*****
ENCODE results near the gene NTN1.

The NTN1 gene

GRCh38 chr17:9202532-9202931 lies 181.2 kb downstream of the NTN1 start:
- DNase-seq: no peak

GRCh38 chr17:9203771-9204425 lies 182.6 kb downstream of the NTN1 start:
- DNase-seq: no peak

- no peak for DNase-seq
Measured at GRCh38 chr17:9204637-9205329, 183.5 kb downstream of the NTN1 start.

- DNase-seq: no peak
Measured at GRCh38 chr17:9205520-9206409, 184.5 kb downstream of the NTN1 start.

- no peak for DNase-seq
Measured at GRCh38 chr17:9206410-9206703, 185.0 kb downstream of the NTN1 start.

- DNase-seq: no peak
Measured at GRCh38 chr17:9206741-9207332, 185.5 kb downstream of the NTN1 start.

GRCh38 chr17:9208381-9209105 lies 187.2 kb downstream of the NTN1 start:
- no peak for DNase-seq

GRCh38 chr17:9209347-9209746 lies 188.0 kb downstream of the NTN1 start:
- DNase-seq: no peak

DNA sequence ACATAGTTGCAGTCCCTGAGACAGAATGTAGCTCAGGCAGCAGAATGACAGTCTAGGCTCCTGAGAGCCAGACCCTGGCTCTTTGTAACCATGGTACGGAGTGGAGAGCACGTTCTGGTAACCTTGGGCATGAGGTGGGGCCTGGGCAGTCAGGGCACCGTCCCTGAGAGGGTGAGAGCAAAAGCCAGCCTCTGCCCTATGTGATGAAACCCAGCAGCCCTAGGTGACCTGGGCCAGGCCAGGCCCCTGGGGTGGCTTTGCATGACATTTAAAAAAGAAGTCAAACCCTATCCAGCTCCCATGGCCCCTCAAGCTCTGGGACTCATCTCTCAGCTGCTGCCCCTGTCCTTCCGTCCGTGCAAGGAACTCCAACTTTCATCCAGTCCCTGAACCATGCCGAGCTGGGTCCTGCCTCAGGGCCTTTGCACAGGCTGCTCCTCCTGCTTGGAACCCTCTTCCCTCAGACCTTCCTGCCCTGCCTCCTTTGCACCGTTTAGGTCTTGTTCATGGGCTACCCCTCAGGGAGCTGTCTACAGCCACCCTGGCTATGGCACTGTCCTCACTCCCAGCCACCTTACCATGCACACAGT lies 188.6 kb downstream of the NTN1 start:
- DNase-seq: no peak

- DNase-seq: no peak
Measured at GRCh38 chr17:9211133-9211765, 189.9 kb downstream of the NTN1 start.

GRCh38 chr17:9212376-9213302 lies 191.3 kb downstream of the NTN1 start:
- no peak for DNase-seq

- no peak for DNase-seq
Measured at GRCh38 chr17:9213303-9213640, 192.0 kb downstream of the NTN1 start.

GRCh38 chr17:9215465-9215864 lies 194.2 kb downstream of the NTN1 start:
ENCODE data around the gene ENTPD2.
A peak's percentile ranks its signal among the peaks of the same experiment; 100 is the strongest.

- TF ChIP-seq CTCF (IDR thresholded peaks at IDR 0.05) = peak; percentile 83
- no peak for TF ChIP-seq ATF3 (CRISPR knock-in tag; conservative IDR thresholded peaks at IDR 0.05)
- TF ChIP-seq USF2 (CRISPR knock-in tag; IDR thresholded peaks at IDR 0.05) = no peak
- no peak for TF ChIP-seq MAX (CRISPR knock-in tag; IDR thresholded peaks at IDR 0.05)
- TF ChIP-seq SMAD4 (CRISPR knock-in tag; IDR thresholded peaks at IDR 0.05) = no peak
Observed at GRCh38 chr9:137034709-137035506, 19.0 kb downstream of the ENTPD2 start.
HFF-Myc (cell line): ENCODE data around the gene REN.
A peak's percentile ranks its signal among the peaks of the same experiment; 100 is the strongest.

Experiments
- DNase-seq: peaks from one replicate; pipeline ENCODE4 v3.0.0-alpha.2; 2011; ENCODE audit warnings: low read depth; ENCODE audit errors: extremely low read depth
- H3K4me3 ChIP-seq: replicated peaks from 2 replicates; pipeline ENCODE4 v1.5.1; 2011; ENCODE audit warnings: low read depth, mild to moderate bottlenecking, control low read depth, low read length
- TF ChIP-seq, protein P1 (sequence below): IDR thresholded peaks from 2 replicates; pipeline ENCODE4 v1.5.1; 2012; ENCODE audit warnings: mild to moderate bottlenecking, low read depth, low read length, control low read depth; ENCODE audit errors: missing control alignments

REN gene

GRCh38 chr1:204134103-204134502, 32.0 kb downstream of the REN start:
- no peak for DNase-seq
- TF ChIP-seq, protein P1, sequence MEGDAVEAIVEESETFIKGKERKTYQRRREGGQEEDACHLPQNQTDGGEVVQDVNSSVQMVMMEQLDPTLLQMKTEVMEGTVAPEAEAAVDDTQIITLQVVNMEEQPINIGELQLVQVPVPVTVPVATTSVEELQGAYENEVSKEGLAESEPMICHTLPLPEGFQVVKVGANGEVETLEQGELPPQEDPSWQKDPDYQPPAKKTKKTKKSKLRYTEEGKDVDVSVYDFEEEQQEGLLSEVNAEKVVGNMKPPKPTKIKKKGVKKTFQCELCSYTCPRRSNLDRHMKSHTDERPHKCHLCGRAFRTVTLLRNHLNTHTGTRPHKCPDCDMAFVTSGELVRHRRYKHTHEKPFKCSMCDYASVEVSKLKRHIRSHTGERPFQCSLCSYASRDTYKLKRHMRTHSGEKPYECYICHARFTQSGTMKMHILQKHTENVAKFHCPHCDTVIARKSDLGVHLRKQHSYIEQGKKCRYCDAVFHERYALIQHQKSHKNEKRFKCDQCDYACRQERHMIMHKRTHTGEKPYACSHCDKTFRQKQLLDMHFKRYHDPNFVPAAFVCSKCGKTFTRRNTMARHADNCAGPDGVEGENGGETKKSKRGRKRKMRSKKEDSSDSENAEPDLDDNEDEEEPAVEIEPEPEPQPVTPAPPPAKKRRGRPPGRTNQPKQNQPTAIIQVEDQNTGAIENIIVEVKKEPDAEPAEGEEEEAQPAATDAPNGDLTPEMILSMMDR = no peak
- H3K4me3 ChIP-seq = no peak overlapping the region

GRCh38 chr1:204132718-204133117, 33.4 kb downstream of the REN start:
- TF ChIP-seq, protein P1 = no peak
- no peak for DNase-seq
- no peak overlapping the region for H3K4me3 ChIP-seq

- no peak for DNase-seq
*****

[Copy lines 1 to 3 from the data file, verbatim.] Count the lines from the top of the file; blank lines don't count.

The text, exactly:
ENCODE results near the gene NTN1.

The NTN1 gene

GRCh38 chr17:9202532-9202931 lies 181.2 kb downstream of the NTN1 start: